During World War I, Bossi served as both a bomber pilot and a flight instructor for the Italian Navy. Due to the economic and social difficulties in Italy following the war, in 1918, Bossi emigrated to the United States, where he eventually became a naturalized citizen. In the 1920s, Bossi worked on a number of devices relating to fuel systems – leading to work in his later years on modern aerial refueling systems.cite web | url = http://www.google.com/patents?id=pVhTAAAAEBAJ | title = Patent 1,528,628 – “Vacuum Feed System” | date = 1920-11-23 | accessdate = 2008-02-18 | publisher = United States Patent Office | language = English] cite web | url = http://www.google.com/patents?id=xVBAAAAAEBAJ | title = Patent 1,536,324 – “Vacuum Feed” | date = 1921-09-15 | accessdate = 2008-02-18 | publisher = United States Patent Office | language = English] cite web | url = http://www.google.com/patents?id=qylYAAAAEBAJ | title = Patent 1,615,299 – “Diaphragm for Liquid Pumps” | date = 1924-05-28 | accessdate = 2008-02-18 | publisher = United States Patent Office | language = English] cite web | url = http://www.google.com/patents?id=jal5AAAAEBAJ | title = Patent 1,643,539 – “Liquid Fuel Supply Mechanism for Motor Vehicles” | date = 1928-01-18 | accessdate = 2008-02-18 | publisher = United States Patent Office | language = English]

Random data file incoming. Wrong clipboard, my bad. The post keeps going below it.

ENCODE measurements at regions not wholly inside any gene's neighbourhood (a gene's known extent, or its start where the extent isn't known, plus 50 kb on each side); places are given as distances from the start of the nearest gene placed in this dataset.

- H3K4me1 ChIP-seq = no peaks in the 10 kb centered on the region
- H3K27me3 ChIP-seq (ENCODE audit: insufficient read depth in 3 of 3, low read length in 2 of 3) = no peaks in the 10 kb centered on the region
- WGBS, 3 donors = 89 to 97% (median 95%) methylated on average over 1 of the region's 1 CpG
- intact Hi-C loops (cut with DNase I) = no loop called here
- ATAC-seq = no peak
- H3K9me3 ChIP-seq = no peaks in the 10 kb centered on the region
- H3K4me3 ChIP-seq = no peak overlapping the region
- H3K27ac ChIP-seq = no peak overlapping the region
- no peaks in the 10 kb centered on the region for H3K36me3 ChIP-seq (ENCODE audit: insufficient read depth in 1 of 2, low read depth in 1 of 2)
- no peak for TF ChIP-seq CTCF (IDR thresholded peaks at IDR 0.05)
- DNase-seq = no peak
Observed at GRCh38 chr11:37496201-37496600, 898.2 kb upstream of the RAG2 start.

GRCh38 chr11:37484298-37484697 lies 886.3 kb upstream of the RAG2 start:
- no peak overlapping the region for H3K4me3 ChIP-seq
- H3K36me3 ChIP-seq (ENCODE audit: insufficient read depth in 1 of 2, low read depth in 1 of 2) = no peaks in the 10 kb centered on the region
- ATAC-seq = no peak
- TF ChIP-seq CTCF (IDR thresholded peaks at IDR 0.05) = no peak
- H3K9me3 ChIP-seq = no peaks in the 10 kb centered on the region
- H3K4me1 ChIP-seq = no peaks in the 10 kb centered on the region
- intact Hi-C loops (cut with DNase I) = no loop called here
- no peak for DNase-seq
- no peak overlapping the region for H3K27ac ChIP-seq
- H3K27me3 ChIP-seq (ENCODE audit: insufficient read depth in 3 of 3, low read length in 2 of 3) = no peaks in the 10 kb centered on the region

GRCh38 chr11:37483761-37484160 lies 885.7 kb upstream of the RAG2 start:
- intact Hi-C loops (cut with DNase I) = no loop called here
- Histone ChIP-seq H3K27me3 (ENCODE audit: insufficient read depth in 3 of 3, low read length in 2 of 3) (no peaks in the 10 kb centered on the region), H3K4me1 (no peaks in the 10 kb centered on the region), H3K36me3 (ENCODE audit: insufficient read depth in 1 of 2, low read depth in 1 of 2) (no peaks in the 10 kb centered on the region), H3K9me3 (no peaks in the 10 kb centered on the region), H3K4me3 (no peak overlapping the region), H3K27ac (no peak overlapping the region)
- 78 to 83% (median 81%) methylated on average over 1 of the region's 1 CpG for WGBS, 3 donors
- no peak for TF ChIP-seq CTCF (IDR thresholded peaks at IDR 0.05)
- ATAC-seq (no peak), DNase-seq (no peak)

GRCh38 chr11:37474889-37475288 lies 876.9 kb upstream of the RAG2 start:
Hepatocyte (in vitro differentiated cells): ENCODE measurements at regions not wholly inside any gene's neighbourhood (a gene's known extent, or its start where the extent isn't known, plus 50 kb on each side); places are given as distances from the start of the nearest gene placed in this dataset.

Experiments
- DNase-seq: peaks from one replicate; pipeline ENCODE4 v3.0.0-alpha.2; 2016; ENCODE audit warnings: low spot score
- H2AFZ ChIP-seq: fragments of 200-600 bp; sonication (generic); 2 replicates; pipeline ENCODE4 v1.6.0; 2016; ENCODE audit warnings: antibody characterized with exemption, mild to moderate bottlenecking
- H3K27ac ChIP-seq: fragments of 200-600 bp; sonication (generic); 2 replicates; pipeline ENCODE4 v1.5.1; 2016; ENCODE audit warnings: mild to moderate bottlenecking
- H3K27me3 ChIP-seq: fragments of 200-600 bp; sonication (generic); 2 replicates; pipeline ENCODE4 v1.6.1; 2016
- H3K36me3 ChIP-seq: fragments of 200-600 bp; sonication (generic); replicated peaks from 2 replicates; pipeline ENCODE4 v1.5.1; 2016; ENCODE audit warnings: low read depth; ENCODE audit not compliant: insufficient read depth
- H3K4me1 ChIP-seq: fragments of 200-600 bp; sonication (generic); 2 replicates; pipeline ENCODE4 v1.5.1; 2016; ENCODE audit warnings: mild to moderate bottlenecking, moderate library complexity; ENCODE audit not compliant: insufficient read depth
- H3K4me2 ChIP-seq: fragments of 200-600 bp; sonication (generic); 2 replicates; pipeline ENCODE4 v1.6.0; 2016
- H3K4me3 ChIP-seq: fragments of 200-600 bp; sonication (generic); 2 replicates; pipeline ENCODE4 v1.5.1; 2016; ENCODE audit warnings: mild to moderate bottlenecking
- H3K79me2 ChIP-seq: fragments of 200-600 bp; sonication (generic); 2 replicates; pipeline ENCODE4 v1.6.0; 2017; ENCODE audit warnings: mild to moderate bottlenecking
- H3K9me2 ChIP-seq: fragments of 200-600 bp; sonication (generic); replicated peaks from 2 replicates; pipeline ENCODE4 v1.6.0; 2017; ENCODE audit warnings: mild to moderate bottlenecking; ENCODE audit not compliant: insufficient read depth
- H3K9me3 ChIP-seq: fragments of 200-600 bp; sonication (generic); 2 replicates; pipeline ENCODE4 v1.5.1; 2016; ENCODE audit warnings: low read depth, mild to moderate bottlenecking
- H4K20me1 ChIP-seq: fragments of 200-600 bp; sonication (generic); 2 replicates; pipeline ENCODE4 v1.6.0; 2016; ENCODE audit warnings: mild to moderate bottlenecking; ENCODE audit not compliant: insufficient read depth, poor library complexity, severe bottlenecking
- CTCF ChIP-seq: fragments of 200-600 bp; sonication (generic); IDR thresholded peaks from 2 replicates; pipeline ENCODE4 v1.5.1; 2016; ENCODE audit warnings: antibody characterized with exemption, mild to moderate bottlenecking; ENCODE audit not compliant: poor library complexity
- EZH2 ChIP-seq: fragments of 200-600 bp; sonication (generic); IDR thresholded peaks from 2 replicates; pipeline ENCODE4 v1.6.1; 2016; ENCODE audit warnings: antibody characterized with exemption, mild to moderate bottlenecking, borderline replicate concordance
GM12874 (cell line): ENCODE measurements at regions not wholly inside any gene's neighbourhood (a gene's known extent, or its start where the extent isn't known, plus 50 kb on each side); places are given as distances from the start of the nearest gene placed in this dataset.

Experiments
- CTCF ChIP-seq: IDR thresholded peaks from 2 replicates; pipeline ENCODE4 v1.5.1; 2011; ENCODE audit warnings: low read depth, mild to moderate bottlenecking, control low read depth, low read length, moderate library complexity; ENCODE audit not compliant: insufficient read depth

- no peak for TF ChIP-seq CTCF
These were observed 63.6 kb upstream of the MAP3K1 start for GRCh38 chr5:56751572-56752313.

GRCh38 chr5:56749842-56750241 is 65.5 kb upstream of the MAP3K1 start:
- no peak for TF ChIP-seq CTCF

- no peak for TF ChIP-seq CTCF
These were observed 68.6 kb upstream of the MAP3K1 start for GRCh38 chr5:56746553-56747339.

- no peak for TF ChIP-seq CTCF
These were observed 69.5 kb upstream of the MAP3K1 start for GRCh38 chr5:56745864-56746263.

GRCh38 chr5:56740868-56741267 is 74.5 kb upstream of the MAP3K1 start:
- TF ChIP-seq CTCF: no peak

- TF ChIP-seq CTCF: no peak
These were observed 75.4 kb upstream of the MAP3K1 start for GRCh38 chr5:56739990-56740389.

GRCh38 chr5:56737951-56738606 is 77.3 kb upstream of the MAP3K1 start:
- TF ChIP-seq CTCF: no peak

American Aeronautical Corporation